School board, tribal senate agree to keep Braves mascot


La Conner High will remain the home of the Braves.

The school district’s board of trustees on Monday formally approved a unanimous Swinomish Tribal Senate resolution supporting retention of the Braves name for La Conner athletic and academic teams.

Board president Susie Deyo joined members Amanda Bourgeois, John Agen and Lynette Cram in approving the Senate measure.

Board member J.J. Wilbur, who also serves on the Swinomish Senate, abstained.

The joint tribal-school district action is in accordance with state legislation passed earlier this year that bans use of Native American names, symbols and images by most public schools in Washington.

However, in the case of La Conner – whose district includes the Swinomish Reservation – the fate of its decades old mascot was to be determined by local tribal officials, based on the bill introduced by State Rep. Debra Lekanoff (D-Bow).

The Lekanoff proposal, which passed by wide margins in both houses of the state legislature last spring and was promptly signed into law by Gov. Jay Inslee, was designed to eliminate hurtful imagery that promoted negative stereotypes of Native Americans.

It also encouraged collaboration between those districts within or adjacent to Native American areas and affected tribal communities – as was the case in dialogue shared by school district officials and the Swinomish Tribal Senate.

School board members indicated further Swinomish input will likely be forthcoming regarding the status of icons and symbols on campus, such as those depicting Plains Indians headdresses, that do not accurately reflect Coast Salish culture or history.

“This was a very important (tribal) resolution,” said Deyo, a La Conner alum.

Board members said their understanding is the legislation provides funding to districts that must replace sports uniforms, artwork, or other symbols deemed inappropriate under the new law.

“I believe there is language in the bill that says it doesn’t want to burden school districts,” Cram said.

La Conner sports teams were originally named the Malemutes. The Braves mascot was adopted to acknowledge inclusion of Swinomish tribal students in the schools here. The Braves moniker has largely been considered a symbol of Swinomish empowerment, though by today’s standards it has occasionally missed the mark.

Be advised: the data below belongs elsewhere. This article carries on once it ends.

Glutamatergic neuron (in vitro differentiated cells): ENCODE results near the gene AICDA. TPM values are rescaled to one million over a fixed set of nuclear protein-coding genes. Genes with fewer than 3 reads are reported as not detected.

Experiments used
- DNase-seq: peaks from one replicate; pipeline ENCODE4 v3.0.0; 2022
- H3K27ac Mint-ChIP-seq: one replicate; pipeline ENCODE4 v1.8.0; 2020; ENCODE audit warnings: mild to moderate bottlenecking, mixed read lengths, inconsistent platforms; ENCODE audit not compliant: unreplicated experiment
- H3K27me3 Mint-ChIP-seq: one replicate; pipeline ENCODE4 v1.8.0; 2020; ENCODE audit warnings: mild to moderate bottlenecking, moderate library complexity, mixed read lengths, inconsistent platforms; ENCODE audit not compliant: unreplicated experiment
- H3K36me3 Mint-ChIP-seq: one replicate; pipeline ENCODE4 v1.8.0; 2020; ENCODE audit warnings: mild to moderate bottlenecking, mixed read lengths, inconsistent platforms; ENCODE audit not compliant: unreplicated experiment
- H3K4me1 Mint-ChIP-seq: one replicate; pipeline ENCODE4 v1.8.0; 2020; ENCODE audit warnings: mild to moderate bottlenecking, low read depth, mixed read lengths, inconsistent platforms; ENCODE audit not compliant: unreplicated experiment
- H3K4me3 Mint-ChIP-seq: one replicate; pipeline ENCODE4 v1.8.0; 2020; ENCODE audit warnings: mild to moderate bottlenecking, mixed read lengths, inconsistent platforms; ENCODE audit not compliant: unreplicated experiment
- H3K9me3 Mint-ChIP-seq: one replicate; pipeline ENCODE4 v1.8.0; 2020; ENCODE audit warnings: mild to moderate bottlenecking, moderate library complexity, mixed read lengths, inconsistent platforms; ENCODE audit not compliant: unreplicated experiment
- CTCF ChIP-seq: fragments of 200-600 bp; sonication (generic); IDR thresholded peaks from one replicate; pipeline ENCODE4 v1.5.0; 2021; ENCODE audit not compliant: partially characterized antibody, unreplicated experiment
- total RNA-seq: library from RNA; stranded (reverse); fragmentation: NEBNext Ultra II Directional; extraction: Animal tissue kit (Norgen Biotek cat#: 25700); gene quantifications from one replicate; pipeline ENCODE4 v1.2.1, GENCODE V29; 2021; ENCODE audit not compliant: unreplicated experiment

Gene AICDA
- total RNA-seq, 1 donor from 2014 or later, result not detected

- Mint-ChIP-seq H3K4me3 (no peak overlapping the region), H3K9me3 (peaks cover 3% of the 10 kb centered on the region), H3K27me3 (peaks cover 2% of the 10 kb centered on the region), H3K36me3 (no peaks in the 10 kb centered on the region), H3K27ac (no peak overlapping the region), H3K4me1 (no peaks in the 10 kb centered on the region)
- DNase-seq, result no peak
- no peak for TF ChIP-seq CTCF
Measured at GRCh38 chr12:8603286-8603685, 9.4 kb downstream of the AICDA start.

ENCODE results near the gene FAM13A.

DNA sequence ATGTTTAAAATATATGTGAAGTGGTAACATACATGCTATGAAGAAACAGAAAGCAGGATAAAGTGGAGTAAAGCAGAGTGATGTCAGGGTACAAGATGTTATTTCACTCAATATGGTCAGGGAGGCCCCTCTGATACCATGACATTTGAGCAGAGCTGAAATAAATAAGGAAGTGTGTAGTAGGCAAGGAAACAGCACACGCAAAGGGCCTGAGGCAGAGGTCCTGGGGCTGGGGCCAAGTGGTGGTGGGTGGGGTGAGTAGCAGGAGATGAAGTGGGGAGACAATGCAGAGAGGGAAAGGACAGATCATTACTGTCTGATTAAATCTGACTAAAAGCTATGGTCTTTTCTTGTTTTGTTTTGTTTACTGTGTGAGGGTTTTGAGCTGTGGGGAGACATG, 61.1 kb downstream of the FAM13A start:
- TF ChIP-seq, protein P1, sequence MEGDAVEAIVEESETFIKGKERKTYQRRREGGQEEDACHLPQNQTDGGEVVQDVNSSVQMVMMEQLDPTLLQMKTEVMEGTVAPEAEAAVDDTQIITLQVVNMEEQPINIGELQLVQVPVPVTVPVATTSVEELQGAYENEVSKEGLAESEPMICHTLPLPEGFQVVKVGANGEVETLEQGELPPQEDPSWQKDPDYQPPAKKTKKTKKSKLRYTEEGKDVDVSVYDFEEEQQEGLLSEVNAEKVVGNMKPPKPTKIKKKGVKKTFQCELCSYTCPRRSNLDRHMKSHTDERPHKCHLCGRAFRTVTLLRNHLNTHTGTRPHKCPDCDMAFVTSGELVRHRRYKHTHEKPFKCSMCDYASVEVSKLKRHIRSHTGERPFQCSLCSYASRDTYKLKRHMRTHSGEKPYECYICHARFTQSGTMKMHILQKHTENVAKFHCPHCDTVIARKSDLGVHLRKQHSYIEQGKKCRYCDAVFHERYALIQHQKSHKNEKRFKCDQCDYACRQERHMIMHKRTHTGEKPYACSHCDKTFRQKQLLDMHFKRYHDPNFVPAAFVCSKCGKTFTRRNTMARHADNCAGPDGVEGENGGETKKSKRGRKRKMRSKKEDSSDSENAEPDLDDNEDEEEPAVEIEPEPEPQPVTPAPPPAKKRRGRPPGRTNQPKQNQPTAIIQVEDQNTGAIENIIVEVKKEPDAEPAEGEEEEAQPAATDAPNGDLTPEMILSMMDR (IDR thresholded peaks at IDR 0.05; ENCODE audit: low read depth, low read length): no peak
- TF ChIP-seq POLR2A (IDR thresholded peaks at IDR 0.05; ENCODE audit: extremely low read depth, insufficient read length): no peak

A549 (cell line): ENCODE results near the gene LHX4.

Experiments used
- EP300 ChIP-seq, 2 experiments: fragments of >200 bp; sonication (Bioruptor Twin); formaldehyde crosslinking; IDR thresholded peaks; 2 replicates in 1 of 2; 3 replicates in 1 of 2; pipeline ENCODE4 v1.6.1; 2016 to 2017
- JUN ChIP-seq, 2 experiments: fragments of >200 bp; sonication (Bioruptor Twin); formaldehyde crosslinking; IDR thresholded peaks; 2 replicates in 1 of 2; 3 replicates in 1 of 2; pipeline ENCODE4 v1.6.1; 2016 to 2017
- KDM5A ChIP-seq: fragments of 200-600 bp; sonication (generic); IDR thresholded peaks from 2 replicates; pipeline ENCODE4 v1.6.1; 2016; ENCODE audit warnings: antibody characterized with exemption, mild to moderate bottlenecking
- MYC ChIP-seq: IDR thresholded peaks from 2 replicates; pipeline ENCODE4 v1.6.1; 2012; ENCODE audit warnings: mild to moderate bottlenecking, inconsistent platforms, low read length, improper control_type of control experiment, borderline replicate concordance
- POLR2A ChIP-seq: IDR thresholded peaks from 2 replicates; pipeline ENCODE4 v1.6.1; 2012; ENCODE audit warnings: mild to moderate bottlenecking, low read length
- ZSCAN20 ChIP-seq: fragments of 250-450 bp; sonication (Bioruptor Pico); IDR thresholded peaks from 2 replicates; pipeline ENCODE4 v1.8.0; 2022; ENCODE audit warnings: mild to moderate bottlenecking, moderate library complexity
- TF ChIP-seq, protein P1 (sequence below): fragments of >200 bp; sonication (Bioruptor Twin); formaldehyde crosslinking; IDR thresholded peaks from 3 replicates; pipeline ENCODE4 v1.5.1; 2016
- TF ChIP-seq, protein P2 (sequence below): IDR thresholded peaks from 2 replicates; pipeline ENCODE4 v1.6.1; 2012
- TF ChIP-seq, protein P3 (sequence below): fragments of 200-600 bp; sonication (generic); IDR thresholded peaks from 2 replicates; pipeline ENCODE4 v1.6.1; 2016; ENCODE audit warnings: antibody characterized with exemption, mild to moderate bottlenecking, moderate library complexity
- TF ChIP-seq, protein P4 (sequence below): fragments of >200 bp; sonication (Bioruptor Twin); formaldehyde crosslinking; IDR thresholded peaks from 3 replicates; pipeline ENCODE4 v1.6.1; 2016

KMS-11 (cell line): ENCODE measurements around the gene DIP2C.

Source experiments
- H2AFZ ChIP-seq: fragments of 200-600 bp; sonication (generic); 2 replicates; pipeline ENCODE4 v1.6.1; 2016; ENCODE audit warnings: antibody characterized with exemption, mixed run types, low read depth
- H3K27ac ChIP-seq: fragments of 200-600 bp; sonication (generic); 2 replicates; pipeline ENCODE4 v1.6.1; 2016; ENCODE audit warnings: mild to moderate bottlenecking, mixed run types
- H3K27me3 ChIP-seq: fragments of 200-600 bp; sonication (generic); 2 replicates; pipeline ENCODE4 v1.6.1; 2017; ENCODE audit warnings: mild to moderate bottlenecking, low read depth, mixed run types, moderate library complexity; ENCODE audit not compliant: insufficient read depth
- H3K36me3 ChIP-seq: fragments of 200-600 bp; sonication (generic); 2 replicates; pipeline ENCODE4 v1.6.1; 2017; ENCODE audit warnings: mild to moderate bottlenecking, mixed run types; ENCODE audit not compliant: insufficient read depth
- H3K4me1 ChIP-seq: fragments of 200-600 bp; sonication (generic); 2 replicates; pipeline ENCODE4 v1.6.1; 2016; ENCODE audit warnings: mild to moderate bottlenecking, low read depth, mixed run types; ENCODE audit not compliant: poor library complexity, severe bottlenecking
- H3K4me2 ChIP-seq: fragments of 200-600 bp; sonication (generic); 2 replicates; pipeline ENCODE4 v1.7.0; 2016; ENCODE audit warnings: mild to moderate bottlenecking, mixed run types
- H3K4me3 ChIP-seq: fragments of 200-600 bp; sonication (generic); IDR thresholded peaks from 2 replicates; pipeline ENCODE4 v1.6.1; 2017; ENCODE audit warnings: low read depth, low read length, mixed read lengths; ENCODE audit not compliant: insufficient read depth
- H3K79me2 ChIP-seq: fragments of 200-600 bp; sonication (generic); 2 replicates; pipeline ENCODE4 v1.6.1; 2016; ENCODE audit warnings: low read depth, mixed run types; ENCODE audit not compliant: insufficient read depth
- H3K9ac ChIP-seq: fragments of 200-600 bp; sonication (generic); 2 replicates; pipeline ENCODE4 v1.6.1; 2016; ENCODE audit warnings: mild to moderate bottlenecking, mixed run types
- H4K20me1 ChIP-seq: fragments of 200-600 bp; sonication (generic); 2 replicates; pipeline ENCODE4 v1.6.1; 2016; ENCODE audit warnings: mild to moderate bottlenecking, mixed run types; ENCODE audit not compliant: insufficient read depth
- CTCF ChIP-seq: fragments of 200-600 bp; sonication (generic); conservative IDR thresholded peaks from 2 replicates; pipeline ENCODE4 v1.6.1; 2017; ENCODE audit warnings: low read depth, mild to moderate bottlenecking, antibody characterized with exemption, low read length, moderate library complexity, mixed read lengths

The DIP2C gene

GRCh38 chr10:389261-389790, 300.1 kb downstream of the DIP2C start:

In the 1950s and 1960s it wasn’t uncommon to see ads reading “Scalp ‘Em, Braves” in La Conner sports programs. At one point during the 1970s, each La Conner starting varsity basketball player was introduced as “a red man, braver than a white man, pow-wow.”

Several years ago, at the behest of Swinomish leadership, La Conner Schools began eliminating Native American caricatures from its logos, replacing those with an interlocking L and C.

In related district developments:

• New Superintendent Will Nelson and Business Manager Brian Gianello, also in his first year with the district, reported on summer training sessions they have attended.

Gianello logged into the Monday board meeting and budget public hearing from “business manager’s school.” He described it as “a great conference” that has addressed statewide issues ranging from student enrollment, facilities maintenance and campus infrastructure.

“There’s a lot of good ideas I’ll come back with,” Gianello said.

For Nelson and fellow superintendents, the focus at their conference was communication.

“We learned a lot about communication – communication with the school board, community and students.

Student voice was a major theme.”

• Gianello and Nelson said the district is budgeting for 578 FTE (Full Time Equivalent) students in the 2021-2022 academic year, down from 603 students last year. “This is a good, conservative estimate,” said Gianello. “Enrollment is hard to project coming off a COVID year.”

• La Conner Schools will begin 2021-22 with a full-time, in-person instructional format. There are also plans to provide a distance learning option for families hesitant to have their children return to campus and as a back-up option should COVID-19 numbers spike again.

• Nelson said the district sustained between $3,000 and $4,000 in property damage last week when someone drove through the gravel high school parking lot and did a series of “donuts” that flung rocks through windows of parked school buses. The timing of that vandalism was not favorable to the district. The incident occurred prior to installation of new surveillance cameras, said Nelson. School officials are asking members of the public with pertinent information to come forward. District leaders will consider new bus parking security, according to Nelson. “We have some work to do,” he acknowledged.


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